Ovarian activity and the ability to conceive begin to decline after 6 years of age and ceases (in most females) at around 10 years of age.
Most female dogs will come into heat twice a year until they are spayed. Some may come into heat every five to nine months. Basenjis are noted for only having only one heat per year. The heat cycle is specific for each individual and not influenced by external factors such as hours of daylight. Many females have their first heat cycle at approximately the same age as their mother did.
Although a female dog may be able to physically conceive as young as 6 months, she should not be bred until she is at least 2 years old. There are two reasons for this: 1) a young dog is not yet emotionally mature enough to deal with a litter, which may cause her to harm or abandon her puppies and 2) the common tests used to screen for health abnormalities prior to breeding (hips, elbows, heart, eyes) will not provide accurate results until she is 2 years old.
Some dogs heat cycles get messy, while others are hardly noticeable. Doggie diapers and are available to protect your house, and you may also want to clean her vulva area once or twice a day with a damp cloth to prevent skin irritation. Be prepare for some behavioral changes, too. Your your dog may appear tired, cranky, agitated, attempt to mount other dogs, or try to escape and breed.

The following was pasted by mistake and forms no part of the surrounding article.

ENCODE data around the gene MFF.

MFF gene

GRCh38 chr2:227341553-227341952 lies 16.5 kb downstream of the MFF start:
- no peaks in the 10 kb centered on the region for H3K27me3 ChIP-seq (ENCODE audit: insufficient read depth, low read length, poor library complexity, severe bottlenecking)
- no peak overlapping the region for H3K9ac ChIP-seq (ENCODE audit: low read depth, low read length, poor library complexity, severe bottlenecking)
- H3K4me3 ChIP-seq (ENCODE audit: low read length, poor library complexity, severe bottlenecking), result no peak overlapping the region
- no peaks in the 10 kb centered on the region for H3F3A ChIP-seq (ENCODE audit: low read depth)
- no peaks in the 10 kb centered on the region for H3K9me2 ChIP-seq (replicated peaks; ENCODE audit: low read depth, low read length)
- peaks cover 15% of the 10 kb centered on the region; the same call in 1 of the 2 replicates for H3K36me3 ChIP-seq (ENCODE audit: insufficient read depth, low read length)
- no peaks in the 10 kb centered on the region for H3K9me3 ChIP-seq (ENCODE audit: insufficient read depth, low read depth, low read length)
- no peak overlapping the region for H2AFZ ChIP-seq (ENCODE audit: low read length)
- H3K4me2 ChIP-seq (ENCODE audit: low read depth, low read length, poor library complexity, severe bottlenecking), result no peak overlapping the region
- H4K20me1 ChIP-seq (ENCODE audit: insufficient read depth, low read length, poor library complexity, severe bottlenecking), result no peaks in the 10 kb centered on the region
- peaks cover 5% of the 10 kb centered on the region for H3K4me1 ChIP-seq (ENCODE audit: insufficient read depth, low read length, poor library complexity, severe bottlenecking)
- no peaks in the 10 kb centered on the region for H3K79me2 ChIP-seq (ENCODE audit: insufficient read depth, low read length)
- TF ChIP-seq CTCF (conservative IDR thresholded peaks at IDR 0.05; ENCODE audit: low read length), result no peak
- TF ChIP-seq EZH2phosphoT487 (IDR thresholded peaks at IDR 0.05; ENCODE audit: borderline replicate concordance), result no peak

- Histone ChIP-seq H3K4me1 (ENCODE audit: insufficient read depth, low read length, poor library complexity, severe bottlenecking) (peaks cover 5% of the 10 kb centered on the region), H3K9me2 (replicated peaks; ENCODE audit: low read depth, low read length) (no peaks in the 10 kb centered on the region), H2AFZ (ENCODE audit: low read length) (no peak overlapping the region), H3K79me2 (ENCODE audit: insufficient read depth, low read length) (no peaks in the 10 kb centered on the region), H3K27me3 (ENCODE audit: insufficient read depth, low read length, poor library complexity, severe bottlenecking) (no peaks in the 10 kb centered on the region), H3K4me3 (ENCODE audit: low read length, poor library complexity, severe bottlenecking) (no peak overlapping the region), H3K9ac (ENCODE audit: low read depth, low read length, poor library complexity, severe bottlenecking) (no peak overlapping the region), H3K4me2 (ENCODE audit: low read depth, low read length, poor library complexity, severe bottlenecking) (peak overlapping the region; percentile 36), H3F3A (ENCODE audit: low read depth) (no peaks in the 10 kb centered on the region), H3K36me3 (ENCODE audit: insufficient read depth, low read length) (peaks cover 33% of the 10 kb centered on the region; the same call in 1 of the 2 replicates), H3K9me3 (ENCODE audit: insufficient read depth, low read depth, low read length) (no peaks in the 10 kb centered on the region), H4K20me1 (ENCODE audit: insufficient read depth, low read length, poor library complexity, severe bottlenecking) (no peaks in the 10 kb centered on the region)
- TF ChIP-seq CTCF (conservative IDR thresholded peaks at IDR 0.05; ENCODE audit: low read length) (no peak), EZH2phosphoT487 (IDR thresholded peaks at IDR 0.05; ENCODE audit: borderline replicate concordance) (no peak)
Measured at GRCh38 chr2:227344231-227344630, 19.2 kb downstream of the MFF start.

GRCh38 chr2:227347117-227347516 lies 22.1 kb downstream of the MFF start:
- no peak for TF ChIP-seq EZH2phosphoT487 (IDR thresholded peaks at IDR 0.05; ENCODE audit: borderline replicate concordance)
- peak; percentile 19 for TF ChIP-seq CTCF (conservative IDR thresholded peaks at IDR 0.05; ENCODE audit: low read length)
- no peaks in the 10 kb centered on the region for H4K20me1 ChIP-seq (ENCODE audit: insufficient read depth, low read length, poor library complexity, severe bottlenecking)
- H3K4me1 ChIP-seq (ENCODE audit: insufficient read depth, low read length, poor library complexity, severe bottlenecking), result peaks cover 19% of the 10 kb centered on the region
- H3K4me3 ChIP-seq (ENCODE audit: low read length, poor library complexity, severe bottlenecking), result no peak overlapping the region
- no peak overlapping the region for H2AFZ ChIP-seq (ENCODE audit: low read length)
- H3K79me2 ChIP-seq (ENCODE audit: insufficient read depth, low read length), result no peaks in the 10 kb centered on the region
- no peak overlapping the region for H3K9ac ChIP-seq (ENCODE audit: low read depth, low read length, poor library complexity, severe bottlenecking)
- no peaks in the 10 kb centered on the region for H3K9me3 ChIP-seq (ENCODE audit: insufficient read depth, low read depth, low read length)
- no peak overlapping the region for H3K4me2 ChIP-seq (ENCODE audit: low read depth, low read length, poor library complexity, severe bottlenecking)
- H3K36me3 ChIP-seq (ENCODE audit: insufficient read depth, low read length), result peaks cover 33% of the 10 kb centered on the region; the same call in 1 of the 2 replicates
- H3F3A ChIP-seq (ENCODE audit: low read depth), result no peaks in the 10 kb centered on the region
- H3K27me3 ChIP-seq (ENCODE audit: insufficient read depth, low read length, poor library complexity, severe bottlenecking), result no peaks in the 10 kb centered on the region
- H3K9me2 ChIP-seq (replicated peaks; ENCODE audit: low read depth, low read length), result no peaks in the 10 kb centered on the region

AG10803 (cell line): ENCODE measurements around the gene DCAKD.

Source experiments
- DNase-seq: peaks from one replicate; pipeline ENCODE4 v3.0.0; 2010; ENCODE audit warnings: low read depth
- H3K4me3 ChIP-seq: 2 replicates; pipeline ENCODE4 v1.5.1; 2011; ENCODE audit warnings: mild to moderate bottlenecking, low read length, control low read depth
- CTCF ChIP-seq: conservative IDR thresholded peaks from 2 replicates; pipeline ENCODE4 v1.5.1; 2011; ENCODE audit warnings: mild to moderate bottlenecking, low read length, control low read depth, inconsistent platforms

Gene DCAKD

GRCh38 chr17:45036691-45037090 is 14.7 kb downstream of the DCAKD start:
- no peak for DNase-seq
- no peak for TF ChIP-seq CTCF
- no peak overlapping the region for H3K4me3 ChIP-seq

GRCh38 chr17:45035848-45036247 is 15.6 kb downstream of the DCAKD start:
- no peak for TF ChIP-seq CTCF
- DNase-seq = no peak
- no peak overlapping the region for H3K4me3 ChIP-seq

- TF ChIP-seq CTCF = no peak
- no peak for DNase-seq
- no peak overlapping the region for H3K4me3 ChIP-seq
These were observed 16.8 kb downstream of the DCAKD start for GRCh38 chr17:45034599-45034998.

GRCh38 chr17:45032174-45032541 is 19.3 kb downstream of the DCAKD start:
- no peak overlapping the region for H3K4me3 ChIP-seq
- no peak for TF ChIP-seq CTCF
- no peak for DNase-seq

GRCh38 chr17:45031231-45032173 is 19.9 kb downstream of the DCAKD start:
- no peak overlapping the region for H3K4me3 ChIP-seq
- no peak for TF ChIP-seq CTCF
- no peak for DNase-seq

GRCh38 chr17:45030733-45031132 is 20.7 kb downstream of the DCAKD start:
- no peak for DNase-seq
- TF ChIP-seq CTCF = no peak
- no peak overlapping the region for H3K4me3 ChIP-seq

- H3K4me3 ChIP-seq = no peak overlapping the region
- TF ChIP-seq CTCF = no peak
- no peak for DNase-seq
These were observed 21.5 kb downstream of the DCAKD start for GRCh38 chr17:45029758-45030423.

Source: Dog Owner's Home Veterinary Handbook, Fourth Edition; The Merck Veterinary Manual, Seventh Edition; Personal Experience.
By EllenB 
Give a "thumbs up" to the solution that worked the best! Do you have a better solution? Click here to share it!
Here are questions related to How Long is a Dog in Heat?.
How long will dogs be in heat?
By Aryana from CA
By Sherri 06/30/2011
Are you a breeder? If not, you can have her spay.
How long will a dog be in heat? I'm very new at this.
By Annette from Ontario, Canada
There are many reasons why someone would wait to spay or neuter their dog or cat. As long as they are responsible and do not allow their pet to mate, then it should not be an issue until the owner finds the right time to alter.
For us, we need the hormones of my dog's uterus for proper bone and mental growth for what her job is. I also want to wait because OFA testing usually happens at 2 years and I only want her sedated once. I will spay three months after her last heat closest to her second whelp day.
There has been research and documentation against pediatric altering.
Studies have shown more instances of joint damage in larger breed dogs with those that were altered before adolescence. Waiting until adulthood increases your chances of healthy bone and joint growth. Usually with cats there is not a reason to wait, but I will right up until he/she starts going into puberty, about 4 to 5 months.
I am all for altering, especially if you are unable to make sure your dog will not breed while waiting for the right time, but I did want to say that there are reasons why someone would wait to spay or neuter their dog.
By Todd from Phoenix, AZ
By Melanie Jackson 01/12/2010
All pets should be spayed or neutered. It's healthier for the pet, and less stressful for you having to worry about these things. :-)